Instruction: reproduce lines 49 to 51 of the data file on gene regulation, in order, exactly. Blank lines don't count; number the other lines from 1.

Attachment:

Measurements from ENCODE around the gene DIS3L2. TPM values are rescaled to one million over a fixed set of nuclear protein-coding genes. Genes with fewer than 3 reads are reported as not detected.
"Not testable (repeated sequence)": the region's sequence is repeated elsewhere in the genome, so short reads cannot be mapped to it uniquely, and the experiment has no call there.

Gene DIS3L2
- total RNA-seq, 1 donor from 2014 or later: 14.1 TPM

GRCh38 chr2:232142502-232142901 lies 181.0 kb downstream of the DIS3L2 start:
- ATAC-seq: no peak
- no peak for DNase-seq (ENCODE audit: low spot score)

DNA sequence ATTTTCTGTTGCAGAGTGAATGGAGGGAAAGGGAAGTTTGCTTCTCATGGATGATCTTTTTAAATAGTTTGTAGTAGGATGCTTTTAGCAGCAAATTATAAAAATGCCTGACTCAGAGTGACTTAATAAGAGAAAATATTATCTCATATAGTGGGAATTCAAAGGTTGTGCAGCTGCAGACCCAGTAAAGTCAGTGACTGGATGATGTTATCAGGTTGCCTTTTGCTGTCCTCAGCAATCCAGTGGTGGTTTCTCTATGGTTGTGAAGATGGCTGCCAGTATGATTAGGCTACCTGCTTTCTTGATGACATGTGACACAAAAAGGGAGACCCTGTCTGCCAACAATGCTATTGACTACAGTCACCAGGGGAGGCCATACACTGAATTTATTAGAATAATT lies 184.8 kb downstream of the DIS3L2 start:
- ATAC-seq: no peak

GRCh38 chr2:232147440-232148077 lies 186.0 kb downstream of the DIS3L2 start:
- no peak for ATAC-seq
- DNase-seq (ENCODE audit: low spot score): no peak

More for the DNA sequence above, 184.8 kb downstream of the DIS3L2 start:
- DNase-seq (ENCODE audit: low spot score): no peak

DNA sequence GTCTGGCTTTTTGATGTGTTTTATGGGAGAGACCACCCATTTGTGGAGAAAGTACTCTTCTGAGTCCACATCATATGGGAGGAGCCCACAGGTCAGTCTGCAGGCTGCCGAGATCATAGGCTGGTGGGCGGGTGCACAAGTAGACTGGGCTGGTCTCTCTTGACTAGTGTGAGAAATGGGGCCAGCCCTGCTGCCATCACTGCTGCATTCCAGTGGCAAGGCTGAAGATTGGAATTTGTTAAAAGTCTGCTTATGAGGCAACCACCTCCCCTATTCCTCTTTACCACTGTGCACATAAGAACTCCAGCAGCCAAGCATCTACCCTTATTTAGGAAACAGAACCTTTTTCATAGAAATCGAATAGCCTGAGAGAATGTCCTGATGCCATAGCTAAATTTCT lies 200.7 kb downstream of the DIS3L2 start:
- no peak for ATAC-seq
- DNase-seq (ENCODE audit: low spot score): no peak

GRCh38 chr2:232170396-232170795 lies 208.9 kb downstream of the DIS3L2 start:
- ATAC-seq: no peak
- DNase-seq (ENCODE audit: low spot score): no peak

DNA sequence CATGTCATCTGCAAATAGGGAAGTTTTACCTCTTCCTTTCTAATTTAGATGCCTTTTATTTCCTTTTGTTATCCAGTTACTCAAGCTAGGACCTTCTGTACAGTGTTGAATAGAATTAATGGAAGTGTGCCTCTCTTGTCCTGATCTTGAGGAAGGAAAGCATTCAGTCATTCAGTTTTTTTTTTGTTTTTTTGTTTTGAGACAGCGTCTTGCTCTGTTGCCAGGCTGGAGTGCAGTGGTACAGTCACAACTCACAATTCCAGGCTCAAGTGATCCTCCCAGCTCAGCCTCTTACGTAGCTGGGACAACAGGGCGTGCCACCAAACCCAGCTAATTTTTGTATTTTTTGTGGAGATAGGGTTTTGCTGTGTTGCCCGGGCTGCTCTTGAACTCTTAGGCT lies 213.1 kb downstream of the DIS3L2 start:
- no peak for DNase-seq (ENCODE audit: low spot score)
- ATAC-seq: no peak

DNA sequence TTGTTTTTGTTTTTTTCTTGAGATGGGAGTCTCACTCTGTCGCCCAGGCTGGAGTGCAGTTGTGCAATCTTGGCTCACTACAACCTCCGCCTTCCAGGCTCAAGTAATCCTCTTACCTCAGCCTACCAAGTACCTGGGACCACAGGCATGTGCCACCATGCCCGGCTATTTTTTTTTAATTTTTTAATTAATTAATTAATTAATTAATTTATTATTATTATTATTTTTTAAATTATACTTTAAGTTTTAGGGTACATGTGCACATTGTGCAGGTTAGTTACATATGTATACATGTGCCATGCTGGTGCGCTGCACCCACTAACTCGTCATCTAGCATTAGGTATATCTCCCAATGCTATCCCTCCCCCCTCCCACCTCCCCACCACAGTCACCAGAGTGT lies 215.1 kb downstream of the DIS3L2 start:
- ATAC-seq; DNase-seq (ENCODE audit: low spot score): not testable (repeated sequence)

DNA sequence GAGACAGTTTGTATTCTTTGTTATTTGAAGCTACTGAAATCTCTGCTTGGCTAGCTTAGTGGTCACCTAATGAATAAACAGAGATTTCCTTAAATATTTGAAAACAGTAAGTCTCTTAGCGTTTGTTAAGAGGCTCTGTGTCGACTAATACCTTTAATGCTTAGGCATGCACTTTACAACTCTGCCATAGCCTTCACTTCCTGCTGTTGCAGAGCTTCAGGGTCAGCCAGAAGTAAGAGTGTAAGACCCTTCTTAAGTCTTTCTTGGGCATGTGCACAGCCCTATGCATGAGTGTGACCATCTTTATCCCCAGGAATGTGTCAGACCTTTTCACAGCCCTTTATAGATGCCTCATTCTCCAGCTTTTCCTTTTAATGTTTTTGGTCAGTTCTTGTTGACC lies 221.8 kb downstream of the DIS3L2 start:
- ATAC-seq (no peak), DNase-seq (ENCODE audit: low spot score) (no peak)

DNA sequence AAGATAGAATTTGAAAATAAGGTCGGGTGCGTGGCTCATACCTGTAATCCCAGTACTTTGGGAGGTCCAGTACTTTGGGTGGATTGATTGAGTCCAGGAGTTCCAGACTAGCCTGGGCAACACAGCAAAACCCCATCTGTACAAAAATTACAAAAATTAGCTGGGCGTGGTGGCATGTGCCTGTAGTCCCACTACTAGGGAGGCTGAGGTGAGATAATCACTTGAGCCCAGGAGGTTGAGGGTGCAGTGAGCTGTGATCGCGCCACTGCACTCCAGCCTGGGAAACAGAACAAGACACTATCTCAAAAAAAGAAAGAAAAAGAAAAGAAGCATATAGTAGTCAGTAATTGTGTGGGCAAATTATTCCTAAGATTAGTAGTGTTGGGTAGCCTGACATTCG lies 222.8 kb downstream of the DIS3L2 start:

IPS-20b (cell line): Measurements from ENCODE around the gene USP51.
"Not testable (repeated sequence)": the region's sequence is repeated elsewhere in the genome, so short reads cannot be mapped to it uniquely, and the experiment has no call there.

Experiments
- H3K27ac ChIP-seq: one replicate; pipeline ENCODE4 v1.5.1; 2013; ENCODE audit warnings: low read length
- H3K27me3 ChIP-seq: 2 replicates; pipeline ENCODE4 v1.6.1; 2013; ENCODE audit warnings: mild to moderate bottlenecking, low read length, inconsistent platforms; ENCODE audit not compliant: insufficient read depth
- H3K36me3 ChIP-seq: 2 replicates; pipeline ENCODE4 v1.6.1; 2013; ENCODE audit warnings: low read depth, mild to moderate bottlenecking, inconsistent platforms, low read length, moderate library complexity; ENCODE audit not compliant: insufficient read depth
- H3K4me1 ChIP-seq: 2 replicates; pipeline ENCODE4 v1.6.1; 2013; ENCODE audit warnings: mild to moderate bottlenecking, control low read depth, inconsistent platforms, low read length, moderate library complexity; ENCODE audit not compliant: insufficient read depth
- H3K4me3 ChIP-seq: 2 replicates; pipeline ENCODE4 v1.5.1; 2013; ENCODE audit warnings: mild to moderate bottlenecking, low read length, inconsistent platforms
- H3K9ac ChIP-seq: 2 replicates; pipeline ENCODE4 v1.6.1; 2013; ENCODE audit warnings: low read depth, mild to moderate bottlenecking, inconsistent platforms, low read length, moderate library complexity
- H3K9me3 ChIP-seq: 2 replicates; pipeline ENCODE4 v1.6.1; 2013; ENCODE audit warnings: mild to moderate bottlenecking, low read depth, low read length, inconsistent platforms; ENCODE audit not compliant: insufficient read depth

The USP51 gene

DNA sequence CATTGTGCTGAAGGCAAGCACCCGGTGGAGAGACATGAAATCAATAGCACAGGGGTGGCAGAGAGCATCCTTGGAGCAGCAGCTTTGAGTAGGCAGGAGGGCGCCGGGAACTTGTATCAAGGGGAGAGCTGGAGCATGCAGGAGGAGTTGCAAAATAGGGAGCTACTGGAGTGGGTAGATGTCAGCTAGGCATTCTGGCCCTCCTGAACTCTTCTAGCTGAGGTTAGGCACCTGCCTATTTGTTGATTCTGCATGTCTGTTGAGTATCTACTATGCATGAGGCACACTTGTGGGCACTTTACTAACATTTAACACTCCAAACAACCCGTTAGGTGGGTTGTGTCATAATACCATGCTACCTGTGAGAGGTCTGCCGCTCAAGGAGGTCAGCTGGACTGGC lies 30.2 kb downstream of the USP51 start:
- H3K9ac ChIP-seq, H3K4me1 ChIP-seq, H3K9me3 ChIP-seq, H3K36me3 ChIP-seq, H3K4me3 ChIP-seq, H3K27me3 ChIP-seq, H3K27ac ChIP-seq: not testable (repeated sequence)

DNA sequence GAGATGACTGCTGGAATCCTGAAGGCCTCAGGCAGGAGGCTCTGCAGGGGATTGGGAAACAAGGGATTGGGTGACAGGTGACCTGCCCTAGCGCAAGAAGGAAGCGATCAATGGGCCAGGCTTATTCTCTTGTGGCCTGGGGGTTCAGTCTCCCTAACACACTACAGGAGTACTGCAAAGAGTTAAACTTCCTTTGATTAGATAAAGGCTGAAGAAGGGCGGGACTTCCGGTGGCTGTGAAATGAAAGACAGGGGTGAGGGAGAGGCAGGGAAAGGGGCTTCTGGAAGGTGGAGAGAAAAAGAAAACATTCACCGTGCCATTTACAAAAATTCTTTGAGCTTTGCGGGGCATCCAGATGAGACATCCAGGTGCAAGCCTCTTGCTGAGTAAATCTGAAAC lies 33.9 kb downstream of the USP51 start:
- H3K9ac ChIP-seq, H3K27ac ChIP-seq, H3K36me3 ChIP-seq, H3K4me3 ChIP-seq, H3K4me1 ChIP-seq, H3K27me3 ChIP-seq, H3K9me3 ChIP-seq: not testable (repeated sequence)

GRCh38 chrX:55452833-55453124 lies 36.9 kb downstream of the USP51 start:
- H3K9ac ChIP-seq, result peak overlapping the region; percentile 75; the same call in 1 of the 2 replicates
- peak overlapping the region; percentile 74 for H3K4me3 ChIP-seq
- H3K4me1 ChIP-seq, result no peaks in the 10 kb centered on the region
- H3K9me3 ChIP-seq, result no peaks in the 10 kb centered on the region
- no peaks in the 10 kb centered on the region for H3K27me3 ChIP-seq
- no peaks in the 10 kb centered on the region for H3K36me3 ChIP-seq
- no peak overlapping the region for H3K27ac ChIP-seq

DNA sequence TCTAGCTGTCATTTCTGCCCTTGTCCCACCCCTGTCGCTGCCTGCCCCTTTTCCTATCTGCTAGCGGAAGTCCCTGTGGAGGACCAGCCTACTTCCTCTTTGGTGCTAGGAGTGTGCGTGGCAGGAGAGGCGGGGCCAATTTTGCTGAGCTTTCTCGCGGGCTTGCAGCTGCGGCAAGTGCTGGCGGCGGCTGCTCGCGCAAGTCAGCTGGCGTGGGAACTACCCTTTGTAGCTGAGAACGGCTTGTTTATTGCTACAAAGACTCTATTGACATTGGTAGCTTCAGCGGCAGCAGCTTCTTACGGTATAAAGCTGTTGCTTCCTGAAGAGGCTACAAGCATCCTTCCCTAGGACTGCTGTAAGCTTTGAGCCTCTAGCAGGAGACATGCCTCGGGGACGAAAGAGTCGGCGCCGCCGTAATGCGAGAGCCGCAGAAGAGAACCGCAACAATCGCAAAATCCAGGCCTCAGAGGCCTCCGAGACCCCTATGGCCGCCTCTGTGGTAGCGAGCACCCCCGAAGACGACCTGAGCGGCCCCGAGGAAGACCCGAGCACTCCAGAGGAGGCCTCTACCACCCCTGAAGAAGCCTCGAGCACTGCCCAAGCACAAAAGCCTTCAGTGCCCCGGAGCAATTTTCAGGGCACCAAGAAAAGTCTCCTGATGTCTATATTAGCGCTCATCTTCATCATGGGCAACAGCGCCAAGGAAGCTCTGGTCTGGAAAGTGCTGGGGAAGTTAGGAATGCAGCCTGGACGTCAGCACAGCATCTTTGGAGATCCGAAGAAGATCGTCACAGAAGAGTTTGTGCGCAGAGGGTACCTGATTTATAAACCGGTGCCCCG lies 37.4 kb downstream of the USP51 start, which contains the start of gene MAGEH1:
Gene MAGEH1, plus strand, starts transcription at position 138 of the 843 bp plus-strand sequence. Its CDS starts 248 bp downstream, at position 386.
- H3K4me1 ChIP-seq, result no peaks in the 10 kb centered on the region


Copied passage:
- no peaks in the 10 kb centered on the region for H3K27me3 ChIP-seq
- no peaks in the 10 kb centered on the region for H3K36me3 ChIP-seq
- no peak overlapping the region for H3K27ac ChIP-seq